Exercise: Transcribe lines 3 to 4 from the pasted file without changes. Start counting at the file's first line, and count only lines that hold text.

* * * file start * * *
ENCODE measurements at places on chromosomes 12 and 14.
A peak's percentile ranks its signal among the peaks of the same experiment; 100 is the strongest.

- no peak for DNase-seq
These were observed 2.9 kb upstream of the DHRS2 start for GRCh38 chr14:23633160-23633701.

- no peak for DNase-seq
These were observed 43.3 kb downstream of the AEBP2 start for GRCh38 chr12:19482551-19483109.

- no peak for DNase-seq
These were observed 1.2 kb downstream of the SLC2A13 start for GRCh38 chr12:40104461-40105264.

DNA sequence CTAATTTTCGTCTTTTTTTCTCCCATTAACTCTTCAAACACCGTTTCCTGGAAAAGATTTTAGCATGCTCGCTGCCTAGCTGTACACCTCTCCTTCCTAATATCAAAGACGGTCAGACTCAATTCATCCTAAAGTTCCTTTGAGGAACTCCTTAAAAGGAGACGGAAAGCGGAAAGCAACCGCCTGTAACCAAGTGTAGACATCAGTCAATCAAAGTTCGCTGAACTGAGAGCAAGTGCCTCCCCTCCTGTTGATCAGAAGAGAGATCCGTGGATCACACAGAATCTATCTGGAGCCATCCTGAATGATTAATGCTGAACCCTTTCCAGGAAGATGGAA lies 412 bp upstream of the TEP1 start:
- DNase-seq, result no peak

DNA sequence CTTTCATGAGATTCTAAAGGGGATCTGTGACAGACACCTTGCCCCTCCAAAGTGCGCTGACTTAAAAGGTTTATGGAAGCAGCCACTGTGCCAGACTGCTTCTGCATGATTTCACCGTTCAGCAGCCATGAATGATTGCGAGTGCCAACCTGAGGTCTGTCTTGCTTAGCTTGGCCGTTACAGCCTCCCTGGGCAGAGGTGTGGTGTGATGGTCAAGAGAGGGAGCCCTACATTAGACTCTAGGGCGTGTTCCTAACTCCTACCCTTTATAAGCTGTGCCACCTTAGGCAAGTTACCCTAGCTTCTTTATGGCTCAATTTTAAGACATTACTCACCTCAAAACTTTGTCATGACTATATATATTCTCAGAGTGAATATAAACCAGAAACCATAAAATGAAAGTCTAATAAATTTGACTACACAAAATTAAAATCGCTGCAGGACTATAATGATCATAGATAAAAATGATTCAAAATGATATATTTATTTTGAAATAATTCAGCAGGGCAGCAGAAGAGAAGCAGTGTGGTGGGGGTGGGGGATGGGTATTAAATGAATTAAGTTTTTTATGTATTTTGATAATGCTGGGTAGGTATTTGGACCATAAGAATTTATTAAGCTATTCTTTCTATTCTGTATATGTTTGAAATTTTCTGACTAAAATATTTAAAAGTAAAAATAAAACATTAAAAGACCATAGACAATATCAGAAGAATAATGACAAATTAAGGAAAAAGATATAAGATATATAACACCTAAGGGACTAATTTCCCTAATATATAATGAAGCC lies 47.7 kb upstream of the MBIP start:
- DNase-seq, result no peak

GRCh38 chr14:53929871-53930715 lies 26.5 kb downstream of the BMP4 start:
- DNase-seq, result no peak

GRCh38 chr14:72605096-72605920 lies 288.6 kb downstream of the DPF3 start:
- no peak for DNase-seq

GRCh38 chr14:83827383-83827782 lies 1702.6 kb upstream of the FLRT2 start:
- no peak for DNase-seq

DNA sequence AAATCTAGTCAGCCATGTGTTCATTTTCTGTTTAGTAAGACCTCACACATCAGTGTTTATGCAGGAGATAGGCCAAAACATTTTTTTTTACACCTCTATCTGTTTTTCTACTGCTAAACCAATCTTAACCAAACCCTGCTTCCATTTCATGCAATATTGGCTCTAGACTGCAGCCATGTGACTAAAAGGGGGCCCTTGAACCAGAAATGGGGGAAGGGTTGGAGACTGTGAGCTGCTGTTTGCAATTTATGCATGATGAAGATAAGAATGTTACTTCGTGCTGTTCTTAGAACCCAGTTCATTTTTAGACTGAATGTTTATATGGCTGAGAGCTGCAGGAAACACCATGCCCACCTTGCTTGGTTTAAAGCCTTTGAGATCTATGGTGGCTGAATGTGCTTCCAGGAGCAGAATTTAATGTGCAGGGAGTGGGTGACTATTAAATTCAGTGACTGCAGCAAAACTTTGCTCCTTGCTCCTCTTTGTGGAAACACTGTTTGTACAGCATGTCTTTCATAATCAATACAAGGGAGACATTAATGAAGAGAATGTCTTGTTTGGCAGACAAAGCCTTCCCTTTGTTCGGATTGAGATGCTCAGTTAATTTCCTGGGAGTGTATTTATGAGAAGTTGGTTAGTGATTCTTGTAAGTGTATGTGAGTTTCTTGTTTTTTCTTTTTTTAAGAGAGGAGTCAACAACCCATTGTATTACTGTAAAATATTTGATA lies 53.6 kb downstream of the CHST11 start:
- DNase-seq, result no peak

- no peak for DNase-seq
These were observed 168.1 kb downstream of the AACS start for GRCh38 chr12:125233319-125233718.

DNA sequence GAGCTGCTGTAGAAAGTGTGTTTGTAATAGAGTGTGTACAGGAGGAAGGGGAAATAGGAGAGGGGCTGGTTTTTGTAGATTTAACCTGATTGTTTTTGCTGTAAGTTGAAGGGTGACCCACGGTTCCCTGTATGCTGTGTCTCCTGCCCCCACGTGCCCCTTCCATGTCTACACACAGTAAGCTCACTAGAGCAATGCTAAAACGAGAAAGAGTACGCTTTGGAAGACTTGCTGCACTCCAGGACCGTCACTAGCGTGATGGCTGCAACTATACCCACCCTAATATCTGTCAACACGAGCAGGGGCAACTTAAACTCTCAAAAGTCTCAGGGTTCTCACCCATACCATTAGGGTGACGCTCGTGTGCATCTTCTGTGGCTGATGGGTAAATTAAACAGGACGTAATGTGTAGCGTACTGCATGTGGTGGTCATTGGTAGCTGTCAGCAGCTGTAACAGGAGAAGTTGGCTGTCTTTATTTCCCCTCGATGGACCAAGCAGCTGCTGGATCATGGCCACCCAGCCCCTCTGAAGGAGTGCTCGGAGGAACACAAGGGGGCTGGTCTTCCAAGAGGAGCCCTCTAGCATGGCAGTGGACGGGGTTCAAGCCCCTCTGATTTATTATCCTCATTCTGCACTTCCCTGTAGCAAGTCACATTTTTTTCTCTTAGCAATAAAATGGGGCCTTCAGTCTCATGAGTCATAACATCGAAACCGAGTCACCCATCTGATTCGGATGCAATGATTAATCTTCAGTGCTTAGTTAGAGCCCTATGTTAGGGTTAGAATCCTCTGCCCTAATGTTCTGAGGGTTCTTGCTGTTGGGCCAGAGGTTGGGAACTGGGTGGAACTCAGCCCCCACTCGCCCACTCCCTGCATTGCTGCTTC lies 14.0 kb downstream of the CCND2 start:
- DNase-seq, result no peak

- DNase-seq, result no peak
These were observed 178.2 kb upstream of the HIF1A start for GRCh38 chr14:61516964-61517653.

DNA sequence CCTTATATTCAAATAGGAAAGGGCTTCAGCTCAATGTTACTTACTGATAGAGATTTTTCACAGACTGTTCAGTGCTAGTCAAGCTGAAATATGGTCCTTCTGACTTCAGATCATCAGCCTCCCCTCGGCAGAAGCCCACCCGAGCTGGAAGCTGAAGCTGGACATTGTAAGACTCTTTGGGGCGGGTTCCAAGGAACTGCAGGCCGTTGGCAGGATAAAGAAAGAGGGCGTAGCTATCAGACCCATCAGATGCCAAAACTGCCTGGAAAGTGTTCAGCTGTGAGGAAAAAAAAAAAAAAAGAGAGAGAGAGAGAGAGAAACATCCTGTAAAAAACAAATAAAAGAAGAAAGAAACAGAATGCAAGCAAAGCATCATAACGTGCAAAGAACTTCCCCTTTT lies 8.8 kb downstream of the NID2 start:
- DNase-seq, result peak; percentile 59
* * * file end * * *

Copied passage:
- no peak for DNase-seq
These were observed 2.9 kb upstream of the DHRS2 start for GRCh38 chr14:23633160-23633701.